Don't worry too much about not 'getting it' because you won't.
That's normal. How well (and how long) you can handle gibberish
is a key factor of success here. Settle in because chances are
it will be a long time before clarity shines down upon you.

I heard QM had something to do with Hilbert Spaces. So naturally,
I decided to go find a math book on Hilbert Spaces. Somewhere, in
the later section of the book it decided to explain a bit of
Quantum Mechanics all by itself. That's when I found out what
"taking a measurement" means in the quantum world. I saw the math
behind it all.

I still recall where I was when I learned that. I can see myself
standing on the 3rd floor of the library looking at that Hilbert
book and flipping to that point somewhere in the latter two
thirds of the book.

Moments of clarity are burnt into my memory. It's just a another
small piece of the picture. But piece by piece we move on. Each
door unlocking yet more doors until material that once was stone
cold glows with new warmth.

Do the work.

Memorize. Maybe you have memorized lines for a play. Or the
multiplication table. Or even a human language.

The fact remains that knowing what the symbols mean is crucial.
Even if your reading slows to a crawl. Crawl through it because
rushing the reading won't get you to the finish line sooner. It
will only make you tired.[6]

If you have to spend an entire night on 2 pages. Then spend an
entire night on 2 pages! That's 2 pages closer to the dream.
That's a 1000 feet to the next base camp.

That's just how it has to be.

It's important to note how different this is from passive
learning. We learn a lot of things by just existing and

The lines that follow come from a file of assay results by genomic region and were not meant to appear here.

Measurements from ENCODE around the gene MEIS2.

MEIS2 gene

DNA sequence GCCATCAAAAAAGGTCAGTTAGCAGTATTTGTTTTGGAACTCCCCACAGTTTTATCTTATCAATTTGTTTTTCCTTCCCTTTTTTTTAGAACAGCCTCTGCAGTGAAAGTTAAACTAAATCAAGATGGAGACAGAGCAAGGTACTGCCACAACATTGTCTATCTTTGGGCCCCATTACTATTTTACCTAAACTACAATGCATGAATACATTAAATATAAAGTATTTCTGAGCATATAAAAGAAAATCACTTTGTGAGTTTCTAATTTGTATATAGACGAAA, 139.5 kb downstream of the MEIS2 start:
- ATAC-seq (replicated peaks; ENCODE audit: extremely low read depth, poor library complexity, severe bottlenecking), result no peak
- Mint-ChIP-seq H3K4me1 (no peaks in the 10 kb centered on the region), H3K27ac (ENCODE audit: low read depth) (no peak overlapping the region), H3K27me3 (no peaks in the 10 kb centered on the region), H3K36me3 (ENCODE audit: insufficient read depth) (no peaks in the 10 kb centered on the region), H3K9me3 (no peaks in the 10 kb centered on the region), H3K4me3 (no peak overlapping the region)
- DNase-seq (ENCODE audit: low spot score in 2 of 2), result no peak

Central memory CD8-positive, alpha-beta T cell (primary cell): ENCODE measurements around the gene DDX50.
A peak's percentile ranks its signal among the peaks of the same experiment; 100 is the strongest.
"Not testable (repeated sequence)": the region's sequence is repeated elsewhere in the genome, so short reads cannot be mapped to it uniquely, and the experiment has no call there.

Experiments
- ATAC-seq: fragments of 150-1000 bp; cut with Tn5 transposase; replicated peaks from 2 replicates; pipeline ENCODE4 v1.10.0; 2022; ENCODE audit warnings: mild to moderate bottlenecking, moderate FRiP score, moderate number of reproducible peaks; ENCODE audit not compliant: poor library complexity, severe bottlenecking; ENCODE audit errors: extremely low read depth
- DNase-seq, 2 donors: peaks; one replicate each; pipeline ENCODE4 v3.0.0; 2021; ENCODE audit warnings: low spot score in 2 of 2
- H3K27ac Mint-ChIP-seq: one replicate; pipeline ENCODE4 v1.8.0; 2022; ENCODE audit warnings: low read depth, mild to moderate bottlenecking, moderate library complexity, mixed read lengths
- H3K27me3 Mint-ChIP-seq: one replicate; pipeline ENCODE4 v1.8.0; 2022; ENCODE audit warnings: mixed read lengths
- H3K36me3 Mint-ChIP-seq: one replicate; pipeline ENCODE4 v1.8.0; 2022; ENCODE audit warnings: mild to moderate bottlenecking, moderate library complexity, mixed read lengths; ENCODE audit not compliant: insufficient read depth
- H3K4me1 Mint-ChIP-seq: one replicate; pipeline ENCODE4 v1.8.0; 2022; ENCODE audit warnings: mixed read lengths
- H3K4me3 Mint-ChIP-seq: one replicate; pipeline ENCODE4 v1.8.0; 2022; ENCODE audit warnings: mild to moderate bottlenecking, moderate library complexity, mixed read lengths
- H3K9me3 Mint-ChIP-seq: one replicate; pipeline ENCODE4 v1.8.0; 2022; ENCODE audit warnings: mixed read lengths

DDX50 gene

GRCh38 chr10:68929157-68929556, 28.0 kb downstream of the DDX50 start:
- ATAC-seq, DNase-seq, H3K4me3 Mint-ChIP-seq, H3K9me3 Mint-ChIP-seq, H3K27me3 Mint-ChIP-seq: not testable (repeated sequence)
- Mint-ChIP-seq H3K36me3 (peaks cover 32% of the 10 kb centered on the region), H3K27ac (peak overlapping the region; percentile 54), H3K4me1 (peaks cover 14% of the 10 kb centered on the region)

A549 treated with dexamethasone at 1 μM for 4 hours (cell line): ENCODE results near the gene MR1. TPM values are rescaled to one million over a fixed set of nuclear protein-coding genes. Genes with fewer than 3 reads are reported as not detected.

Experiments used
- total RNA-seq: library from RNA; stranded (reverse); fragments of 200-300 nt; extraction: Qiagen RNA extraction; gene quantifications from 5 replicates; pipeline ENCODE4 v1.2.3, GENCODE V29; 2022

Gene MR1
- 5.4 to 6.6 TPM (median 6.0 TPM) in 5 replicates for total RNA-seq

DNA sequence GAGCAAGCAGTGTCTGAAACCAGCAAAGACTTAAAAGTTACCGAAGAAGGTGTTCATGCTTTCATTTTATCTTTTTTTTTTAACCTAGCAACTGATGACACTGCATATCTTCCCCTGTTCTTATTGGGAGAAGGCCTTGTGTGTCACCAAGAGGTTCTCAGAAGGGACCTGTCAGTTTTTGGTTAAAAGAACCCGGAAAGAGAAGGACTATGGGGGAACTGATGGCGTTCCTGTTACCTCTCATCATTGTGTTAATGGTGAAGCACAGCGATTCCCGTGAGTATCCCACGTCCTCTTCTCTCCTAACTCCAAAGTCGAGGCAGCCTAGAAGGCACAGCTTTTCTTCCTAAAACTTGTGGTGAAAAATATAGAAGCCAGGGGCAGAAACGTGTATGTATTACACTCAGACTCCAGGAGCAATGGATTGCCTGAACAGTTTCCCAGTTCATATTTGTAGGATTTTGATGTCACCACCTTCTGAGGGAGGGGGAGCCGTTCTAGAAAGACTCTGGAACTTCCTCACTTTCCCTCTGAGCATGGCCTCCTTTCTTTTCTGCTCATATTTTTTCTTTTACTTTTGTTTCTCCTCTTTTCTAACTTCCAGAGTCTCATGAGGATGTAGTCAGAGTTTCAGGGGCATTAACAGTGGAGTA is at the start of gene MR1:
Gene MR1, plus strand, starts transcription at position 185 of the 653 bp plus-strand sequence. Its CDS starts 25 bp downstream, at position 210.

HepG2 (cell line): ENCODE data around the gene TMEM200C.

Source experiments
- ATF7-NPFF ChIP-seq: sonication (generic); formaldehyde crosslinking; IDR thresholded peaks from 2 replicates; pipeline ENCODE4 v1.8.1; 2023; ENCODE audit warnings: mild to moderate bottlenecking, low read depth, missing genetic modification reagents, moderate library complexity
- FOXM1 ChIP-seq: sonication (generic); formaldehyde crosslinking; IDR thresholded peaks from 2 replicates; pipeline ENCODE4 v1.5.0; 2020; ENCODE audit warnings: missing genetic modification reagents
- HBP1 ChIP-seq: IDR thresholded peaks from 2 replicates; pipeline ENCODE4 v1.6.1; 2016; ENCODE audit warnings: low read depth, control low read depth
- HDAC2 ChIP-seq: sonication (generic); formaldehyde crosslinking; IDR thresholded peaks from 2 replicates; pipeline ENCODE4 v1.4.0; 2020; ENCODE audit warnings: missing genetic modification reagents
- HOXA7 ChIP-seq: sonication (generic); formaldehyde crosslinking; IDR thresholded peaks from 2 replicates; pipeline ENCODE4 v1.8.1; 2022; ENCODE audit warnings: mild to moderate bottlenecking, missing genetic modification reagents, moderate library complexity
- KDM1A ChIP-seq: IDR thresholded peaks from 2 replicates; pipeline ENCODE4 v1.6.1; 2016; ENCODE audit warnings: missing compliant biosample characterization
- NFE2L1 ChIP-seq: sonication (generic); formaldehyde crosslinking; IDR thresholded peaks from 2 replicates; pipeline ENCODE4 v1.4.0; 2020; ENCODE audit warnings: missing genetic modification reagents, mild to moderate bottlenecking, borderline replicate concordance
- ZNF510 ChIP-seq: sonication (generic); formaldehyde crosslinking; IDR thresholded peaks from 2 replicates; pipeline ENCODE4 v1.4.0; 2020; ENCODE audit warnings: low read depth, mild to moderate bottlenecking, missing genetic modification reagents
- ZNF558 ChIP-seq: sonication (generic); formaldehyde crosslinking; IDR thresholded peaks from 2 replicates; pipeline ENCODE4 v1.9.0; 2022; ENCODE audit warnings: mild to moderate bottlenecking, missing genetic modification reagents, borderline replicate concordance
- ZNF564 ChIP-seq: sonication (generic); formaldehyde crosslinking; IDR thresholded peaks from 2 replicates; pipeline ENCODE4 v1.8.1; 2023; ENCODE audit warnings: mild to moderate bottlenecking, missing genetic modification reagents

interacting. But once we expend the energy, once we stretch our
mental muscles we feel the strain.

Try to solve the problems authors give you. Try a little each

You'll need a lot of days so...

Have Patience.

You get excited. You want to rush it. Don't. That's not going
to work.

The problem here is that I can't just tell you not to rush. You
have to come to the realization that it won't work that way.
What you're embarking on here is a huge time investment. It's
going to be a process. A growth process.

Of course, I had to learn this the hard way. I had to get sick
and put my life on hold for a long time before I realized just
how much better off I was. I had to make it a part of the week
before I could cover ground.

Growing takes time. "You just can't force force a flower to

There just isn't a substitute for careful thoughtful research.
The goal is clarity and accuracy not top speed.

Over all it helps to have...


There is a real danger of learning this
stuff wrong. It's a fact of the trajectory. But we can check
ourselves. And that is the most important part.

But it is also the tricky part. You have a few options:

One. You can find a mentor. Someone that you can ask to help tie
you back to reality. They might be online. If you're lucky you
might find someone in person.

Two. If you wish to remain 100% solo go find a question and
answer bank. Go write software and test run it. Go solve
problems in text books. Cross check facts in multiple sources.

You can grind and claw your way to confidence with your growing
knowledge base. Each new concept a hard won trophy shined by the
effort to polish it.


Create. It is only in the act of creation that we find
ourselves. This might mean solving problems you find in
different quantum textbooks or writing programs to simulate
quantum computing or even writing out the proofs yourself.
Regardless, attempting to create highlights the holes in your
knowledge and it is the quickest way to generate questions.

And the research cycle continues. Research. Work out. Refine
your questions. Research. Repeat. The objective is to build a